The Essential Guide to the Canter Pirouette - Part I: Origin Steeped in Military Training

Sun, 01/02/2022 - 09:41
History & Education
Drawing of a pirouette in Francois Robichon de la Guérinière's "École de Cavalerie"

Text by Angelika Fromming, edited by Silke Rottermann

All You Needed to Know about the Canter Pirouette

Part I - Origin Steeped in Military Training

For centuries the training of the horse was dominated by military aspects. Necessities of war, such as fast turns („en pirouette“) for attacks, for defence and for flight, or the „carrier“ for the fastest possible transfer of news were required. At the same time the occupation with the horse and the riding developed to a cultural asset according to the zeitgeist. With the use of horses for festivities and the increase of science the academic notion of training horses became more and more meaningful.

This is written in the annex of the "Directives for the execution of the training of horse and rider and the Spanish Riding School" of 1898: „Already in antiquity, during the time of Xenophon, equestrian art was at an idea peak and the art of school riding was already back then in close relation to the equitation for war. The same was the case during the time of competitions and jousting well beyond the Thirty Years’ War. Only when the artificialization of school riding became too strong, a strict separation between school and campaign riding happened, much for the disadvantage of both."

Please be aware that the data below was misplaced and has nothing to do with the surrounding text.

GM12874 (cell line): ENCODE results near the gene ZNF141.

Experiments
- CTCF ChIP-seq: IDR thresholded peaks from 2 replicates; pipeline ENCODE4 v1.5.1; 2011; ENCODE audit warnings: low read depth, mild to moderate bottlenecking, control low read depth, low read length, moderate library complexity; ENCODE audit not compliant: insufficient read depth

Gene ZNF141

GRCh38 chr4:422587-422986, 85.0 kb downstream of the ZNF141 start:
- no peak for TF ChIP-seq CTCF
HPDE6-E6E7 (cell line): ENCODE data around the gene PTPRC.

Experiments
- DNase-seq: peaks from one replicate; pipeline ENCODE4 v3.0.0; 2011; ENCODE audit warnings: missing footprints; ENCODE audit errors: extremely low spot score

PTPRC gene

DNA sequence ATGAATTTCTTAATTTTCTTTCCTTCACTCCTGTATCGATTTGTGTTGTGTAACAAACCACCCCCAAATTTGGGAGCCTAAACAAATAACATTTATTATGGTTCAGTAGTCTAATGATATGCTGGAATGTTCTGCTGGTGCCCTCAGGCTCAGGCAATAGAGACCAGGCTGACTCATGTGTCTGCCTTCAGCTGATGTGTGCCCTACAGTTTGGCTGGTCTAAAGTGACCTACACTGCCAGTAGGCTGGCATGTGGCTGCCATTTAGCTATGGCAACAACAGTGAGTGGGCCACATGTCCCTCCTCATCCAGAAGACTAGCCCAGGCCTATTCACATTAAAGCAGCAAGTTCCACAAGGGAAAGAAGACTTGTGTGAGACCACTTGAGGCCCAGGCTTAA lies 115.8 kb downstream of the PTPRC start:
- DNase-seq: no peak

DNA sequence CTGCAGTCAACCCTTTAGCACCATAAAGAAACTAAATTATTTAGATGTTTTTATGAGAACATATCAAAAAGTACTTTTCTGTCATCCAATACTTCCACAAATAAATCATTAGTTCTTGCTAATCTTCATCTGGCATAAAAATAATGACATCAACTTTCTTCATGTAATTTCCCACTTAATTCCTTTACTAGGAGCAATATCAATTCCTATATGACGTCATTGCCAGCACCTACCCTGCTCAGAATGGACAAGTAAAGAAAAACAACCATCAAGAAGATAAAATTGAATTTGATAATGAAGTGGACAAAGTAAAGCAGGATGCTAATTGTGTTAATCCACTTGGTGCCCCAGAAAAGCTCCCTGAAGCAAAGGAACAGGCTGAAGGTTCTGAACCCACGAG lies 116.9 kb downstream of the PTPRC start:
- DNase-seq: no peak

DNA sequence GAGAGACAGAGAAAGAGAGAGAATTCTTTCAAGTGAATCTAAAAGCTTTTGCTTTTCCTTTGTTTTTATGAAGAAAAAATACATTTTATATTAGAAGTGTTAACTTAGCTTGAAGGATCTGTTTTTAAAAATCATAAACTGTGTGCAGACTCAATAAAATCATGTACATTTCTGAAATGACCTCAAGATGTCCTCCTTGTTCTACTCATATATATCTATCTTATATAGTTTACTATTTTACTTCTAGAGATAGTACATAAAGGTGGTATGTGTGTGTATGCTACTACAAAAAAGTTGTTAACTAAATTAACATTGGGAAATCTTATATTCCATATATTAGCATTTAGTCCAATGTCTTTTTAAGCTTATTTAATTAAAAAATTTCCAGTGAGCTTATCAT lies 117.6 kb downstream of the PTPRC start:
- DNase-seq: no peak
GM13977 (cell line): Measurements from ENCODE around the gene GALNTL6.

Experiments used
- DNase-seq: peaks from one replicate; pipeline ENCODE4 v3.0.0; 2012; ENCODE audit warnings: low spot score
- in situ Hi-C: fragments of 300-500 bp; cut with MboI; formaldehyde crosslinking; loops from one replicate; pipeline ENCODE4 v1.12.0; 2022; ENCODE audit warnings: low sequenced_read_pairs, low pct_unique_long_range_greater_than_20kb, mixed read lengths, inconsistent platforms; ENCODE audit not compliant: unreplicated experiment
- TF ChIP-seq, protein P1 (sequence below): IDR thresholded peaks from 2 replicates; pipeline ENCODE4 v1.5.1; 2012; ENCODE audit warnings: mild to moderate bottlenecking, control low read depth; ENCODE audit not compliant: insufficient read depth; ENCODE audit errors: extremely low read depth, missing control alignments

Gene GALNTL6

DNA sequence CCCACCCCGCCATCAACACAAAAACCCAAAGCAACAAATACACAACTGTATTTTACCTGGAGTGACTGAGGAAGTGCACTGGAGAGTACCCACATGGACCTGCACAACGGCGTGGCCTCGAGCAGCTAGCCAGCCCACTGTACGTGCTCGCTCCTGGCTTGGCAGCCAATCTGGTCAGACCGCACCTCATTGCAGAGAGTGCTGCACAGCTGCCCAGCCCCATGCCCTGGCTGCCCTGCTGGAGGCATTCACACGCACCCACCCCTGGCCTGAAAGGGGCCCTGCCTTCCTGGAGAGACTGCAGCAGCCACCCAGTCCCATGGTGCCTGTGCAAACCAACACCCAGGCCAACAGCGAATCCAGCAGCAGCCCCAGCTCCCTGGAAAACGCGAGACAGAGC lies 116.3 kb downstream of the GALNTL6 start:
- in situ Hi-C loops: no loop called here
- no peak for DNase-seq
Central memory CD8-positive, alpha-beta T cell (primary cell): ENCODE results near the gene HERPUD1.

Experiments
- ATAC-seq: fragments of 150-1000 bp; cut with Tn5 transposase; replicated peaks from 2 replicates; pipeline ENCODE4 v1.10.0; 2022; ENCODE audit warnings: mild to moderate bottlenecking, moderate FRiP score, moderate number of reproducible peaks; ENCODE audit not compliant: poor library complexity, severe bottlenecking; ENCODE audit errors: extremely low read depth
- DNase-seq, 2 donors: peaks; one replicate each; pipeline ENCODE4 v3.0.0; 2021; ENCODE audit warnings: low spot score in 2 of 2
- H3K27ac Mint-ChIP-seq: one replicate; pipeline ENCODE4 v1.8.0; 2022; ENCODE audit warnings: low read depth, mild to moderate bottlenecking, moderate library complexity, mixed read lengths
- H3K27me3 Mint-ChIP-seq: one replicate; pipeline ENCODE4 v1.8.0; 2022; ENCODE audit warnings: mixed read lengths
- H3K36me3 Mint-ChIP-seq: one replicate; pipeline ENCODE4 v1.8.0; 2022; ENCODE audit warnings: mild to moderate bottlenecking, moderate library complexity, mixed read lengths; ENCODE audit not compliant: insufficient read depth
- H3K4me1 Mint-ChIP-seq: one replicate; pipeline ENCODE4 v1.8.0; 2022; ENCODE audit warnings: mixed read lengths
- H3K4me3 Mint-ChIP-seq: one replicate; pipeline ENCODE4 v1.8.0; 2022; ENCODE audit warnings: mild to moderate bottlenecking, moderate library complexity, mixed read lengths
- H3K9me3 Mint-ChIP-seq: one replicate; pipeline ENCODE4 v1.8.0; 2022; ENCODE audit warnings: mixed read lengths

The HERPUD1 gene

Holbein von Holbeinsberg (1832-1910) and Johann Meixner (1865-1917), the authors of the „Directives“ which an anonymous chief rider of the SRS noted around 1720, assume that this separation was unnecessary because High School is based on the campaign school. Only after the campaign school one is allowed to continue with the art, the High School. (Source: Unbekanntes aus der Spanischen Hofreitschule - Die Urdirectiven (um 1720) – Die Directiven“ (1898). Olms Presse 1996.)